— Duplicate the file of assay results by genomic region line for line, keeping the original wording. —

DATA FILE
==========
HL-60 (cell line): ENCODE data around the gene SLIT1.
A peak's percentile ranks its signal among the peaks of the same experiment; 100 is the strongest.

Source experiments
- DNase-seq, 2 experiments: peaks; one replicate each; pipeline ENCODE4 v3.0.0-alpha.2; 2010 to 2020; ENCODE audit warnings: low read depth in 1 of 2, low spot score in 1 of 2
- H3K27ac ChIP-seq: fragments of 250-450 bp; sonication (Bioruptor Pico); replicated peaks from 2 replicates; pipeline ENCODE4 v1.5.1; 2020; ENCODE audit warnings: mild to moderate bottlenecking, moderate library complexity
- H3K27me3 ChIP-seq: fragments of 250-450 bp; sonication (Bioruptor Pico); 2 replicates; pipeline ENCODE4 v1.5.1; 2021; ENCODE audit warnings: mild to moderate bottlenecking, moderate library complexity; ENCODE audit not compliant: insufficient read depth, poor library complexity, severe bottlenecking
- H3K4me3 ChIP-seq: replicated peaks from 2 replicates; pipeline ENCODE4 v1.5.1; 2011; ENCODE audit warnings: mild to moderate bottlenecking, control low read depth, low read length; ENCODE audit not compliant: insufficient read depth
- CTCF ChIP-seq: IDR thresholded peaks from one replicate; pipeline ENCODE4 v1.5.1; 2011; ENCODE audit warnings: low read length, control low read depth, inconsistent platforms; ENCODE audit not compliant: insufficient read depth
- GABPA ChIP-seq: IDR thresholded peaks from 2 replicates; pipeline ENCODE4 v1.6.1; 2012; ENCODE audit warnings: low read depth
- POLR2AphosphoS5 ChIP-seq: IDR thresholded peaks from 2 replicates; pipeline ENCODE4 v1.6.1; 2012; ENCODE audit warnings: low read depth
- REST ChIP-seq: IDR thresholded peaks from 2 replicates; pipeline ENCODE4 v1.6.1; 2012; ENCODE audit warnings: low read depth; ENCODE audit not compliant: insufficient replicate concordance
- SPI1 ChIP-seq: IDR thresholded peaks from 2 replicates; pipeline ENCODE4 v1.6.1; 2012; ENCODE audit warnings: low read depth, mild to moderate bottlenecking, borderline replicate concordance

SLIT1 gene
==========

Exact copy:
HL-60 (cell line): ENCODE data around the gene SLIT1.
A peak's percentile ranks its signal among the peaks of the same experiment; 100 is the strongest.

Source experiments
- DNase-seq, 2 experiments: peaks; one replicate each; pipeline ENCODE4 v3.0.0-alpha.2; 2010 to 2020; ENCODE audit warnings: low read depth in 1 of 2, low spot score in 1 of 2
- H3K27ac ChIP-seq: fragments of 250-450 bp; sonication (Bioruptor Pico); replicated peaks from 2 replicates; pipeline ENCODE4 v1.5.1; 2020; ENCODE audit warnings: mild to moderate bottlenecking, moderate library complexity
- H3K27me3 ChIP-seq: fragments of 250-450 bp; sonication (Bioruptor Pico); 2 replicates; pipeline ENCODE4 v1.5.1; 2021; ENCODE audit warnings: mild to moderate bottlenecking, moderate library complexity; ENCODE audit not compliant: insufficient read depth, poor library complexity, severe bottlenecking
- H3K4me3 ChIP-seq: replicated peaks from 2 replicates; pipeline ENCODE4 v1.5.1; 2011; ENCODE audit warnings: mild to moderate bottlenecking, control low read depth, low read length; ENCODE audit not compliant: insufficient read depth
- CTCF ChIP-seq: IDR thresholded peaks from one replicate; pipeline ENCODE4 v1.5.1; 2011; ENCODE audit warnings: low read length, control low read depth, inconsistent platforms; ENCODE audit not compliant: insufficient read depth
- GABPA ChIP-seq: IDR thresholded peaks from 2 replicates; pipeline ENCODE4 v1.6.1; 2012; ENCODE audit warnings: low read depth
- POLR2AphosphoS5 ChIP-seq: IDR thresholded peaks from 2 replicates; pipeline ENCODE4 v1.6.1; 2012; ENCODE audit warnings: low read depth
- REST ChIP-seq: IDR thresholded peaks from 2 replicates; pipeline ENCODE4 v1.6.1; 2012; ENCODE audit warnings: low read depth; ENCODE audit not compliant: insufficient replicate concordance
- SPI1 ChIP-seq: IDR thresholded peaks from 2 replicates; pipeline ENCODE4 v1.6.1; 2012; ENCODE audit warnings: low read depth, mild to moderate bottlenecking, borderline replicate concordance

SLIT1 gene